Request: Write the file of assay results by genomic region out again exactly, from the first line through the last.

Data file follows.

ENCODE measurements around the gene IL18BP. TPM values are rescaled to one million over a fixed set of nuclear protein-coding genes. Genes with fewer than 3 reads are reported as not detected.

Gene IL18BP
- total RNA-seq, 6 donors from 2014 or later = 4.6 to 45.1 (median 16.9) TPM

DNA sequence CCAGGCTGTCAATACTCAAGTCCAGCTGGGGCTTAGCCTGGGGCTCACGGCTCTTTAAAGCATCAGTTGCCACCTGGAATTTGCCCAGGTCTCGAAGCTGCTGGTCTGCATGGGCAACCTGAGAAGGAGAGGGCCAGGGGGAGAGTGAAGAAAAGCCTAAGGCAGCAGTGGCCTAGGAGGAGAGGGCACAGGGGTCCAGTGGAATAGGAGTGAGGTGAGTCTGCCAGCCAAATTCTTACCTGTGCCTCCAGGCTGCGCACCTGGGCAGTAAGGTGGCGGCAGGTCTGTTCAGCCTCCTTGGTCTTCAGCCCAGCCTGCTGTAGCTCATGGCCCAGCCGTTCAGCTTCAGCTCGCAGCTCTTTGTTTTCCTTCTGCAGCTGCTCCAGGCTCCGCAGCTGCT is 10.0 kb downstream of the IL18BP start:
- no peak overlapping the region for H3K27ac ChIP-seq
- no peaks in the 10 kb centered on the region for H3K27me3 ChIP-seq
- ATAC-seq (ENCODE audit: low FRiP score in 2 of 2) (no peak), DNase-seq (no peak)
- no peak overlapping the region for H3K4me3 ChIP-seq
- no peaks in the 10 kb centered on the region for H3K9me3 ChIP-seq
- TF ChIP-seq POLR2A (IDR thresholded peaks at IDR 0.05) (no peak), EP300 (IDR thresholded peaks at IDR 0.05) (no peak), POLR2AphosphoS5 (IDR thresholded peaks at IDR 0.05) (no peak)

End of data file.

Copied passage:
ENCODE measurements around the gene IL18BP. TPM values are rescaled to one million over a fixed set of nuclear protein-coding genes. Genes with fewer than 3 reads are reported as not detected.

Gene IL18BP
- total RNA-seq, 6 donors from 2014 or later = 4.6 to 45.1 (median 16.9) TPM

DNA sequence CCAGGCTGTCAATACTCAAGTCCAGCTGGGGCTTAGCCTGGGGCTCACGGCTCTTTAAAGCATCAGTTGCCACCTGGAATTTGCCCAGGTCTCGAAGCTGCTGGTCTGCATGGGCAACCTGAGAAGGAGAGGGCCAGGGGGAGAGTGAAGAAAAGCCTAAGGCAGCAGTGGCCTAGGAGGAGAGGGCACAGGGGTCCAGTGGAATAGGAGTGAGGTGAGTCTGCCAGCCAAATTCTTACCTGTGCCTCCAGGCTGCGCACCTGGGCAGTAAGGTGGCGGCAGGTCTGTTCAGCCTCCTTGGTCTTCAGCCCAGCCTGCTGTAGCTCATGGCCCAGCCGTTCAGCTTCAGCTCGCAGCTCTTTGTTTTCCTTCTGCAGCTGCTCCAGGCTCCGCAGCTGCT is 10.0 kb downstream of the IL18BP start:
- no peak overlapping the region for H3K27ac ChIP-seq
- no peaks in the 10 kb centered on the region for H3K27me3 ChIP-seq
- ATAC-seq (ENCODE audit: low FRiP score in 2 of 2) (no peak), DNase-seq (no peak)
- no peak overlapping the region for H3K4me3 ChIP-seq
- no peaks in the 10 kb centered on the region for H3K9me3 ChIP-seq
- TF ChIP-seq POLR2A (IDR thresholded peaks at IDR 0.05) (no peak), EP300 (IDR thresholded peaks at IDR 0.05) (no peak), POLR2AphosphoS5 (IDR thresholded peaks at IDR 0.05) (no peak)